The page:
I Ed Garcia, could give you indisputable reasons, that lease options
are the way to go. And give you live examples, as defending reasons.

Remember folks, lease options, are just another way of financing
your deal. And that?s exactly how I view it, as a source of financing.

But the truth of the matter is, the deal speaks for it?s self.
And if we start to think about doing lease options as a way of doing
our deal, than that?s exactly what we will end up with.

The MAIN reasons I like FINANCING over LEASE OPTION.

  1. The obvious, I have my cash in my hand.

  2. I don?t have the financing in my name.

(Now that?s a biggie. The reason is, because I don?t want the
liability of the loan. It reduces my borrowing power.
It also reduces exposing my credit.

  1. Asset with no Liability.

Even if the borrower has bad credit, in today?s market there is a
loan for that guy. Not all companies are credit score driven, and
at 70 to 75% LTV you can finance the dead.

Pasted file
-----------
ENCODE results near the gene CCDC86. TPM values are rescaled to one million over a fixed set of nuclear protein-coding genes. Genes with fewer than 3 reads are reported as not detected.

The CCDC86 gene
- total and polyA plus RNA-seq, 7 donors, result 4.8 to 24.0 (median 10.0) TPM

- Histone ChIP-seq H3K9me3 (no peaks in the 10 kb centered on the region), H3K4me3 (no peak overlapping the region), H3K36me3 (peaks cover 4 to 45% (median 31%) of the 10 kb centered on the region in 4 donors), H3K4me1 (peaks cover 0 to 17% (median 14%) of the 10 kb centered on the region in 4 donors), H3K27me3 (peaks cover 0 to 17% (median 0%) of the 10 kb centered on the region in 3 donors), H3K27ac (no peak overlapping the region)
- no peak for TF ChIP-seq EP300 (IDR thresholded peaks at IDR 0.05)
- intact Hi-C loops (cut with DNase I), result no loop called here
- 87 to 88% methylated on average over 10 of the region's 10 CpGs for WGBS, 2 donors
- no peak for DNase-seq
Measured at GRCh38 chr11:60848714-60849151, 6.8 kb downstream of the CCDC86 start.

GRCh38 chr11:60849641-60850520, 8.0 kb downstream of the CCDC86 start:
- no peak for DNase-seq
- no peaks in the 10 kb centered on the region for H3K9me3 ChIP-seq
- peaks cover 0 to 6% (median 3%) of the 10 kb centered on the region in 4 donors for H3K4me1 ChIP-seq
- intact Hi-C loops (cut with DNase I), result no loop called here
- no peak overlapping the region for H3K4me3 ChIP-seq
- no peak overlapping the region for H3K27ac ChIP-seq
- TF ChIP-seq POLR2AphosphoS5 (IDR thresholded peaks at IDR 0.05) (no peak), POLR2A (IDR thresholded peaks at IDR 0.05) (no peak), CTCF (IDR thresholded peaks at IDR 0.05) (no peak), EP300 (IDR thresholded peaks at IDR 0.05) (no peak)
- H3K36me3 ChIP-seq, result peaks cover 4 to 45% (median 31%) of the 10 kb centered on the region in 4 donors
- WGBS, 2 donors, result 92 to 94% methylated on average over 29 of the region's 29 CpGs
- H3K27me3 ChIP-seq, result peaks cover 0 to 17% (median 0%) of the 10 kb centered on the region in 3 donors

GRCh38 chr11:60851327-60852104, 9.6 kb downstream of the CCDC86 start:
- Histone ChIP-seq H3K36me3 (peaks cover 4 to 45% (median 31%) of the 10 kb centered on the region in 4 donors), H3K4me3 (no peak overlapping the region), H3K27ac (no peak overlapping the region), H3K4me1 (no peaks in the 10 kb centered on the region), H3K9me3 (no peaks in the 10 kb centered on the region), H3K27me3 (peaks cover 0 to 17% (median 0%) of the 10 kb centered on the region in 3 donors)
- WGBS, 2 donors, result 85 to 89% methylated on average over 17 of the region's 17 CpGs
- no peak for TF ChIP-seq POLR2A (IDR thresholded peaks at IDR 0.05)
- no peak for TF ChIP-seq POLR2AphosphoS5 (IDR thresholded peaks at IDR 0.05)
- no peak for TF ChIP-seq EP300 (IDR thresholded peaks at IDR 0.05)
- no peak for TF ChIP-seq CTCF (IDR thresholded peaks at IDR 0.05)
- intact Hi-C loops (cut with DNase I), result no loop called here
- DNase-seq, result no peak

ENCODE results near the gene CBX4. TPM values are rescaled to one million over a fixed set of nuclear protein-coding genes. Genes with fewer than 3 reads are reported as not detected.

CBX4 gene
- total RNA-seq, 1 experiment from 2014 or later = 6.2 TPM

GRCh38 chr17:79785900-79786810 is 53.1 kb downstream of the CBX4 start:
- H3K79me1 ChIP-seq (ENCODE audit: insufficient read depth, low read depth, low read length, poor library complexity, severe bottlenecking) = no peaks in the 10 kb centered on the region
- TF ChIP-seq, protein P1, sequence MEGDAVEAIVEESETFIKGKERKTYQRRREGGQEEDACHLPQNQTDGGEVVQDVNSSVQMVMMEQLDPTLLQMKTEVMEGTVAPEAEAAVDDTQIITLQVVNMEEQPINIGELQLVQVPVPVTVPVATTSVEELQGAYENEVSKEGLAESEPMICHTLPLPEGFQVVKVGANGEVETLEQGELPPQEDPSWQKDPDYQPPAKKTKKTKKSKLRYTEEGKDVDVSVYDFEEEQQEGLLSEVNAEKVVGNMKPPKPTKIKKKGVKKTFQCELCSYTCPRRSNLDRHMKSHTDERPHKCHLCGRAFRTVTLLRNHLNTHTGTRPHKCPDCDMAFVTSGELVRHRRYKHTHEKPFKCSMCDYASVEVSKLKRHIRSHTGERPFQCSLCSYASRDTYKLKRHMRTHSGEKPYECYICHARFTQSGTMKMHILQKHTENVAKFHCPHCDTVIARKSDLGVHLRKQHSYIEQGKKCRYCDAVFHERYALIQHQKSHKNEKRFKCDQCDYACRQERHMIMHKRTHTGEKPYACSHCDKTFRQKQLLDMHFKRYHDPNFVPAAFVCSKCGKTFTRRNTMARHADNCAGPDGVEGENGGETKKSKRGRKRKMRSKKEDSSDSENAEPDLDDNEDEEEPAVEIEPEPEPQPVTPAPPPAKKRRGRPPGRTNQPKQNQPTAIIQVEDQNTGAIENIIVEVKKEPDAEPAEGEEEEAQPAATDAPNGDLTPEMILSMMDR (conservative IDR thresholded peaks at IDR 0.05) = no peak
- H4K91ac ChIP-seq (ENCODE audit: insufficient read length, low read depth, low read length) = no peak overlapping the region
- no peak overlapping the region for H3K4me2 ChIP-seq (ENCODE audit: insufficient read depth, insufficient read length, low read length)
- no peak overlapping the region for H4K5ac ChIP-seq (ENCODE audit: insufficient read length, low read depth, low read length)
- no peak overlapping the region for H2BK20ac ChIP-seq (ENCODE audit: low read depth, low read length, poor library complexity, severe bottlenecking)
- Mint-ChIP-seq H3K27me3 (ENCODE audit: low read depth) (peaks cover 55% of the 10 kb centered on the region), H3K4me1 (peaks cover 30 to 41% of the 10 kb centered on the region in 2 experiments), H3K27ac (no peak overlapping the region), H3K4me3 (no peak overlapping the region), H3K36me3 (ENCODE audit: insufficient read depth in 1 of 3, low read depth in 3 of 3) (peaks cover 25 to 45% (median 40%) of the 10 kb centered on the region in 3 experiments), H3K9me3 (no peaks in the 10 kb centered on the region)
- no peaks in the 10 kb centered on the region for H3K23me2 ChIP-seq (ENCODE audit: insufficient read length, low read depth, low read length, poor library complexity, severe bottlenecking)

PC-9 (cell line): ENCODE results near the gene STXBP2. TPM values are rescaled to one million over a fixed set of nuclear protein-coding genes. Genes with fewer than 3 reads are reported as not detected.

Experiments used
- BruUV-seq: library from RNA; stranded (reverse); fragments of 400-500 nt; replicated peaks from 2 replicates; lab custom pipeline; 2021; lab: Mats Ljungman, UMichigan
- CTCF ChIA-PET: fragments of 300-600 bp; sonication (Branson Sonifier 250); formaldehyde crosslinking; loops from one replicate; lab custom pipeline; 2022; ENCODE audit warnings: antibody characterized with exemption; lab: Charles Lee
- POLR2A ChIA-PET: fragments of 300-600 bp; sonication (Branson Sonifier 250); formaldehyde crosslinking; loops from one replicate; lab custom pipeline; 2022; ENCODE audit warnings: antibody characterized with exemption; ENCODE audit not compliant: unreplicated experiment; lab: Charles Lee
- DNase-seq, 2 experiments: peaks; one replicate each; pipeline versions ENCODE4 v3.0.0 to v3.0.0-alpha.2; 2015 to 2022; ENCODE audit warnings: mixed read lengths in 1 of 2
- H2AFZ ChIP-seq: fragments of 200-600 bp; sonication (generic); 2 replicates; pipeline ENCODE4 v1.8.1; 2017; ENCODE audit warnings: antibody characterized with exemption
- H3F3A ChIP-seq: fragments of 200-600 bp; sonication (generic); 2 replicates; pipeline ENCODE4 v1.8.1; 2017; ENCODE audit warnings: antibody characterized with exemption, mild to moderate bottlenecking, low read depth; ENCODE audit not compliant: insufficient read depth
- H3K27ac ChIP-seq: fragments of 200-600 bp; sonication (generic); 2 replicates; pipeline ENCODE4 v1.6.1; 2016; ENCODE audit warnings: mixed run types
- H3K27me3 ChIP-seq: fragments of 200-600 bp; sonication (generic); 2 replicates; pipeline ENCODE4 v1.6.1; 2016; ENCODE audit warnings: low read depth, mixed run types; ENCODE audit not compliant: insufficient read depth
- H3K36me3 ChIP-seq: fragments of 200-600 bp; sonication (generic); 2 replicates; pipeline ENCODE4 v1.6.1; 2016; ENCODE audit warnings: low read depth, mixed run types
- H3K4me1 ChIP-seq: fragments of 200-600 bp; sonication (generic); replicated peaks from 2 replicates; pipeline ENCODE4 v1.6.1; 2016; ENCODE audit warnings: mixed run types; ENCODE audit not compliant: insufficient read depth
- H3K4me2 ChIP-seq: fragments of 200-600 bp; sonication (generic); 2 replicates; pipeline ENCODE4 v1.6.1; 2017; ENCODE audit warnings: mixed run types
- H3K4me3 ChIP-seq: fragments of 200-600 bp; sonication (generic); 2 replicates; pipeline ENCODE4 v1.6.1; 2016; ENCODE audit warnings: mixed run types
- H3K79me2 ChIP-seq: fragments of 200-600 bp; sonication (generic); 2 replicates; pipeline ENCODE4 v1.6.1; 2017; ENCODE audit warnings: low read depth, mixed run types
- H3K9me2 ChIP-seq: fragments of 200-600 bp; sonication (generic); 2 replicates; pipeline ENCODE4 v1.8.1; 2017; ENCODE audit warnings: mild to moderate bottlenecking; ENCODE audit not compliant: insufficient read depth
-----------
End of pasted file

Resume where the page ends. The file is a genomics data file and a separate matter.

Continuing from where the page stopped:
So wouldn?t you be better off carrying a second, behind a first that is in
the buyers name. And have an asset being the second, with no liability.
Also if the buyer gets behind on their first. It won?t effect your credit.

In CONCLUSION,
I don?t want to turn anybody off as far as lease options are concerned.
I think they are a powerful way to do a deal. But not a preferable way.

The point I?m trying to get across is, that the knowledge of
financing in general. Is more powerful, than any one technique.

So take the time to learn an understand what financing is all about.
As I said before, a lease options is just one way to finance a property.

If the time I have taken to write this posting, helps 1 person.
Then I have accomplished my goal.

Ed Garcia

Hi Ed:

I couldn’t help but respond to your post?..if for no other reason than to show one possible reason why someone might want to sell via lease/option rather than for cash.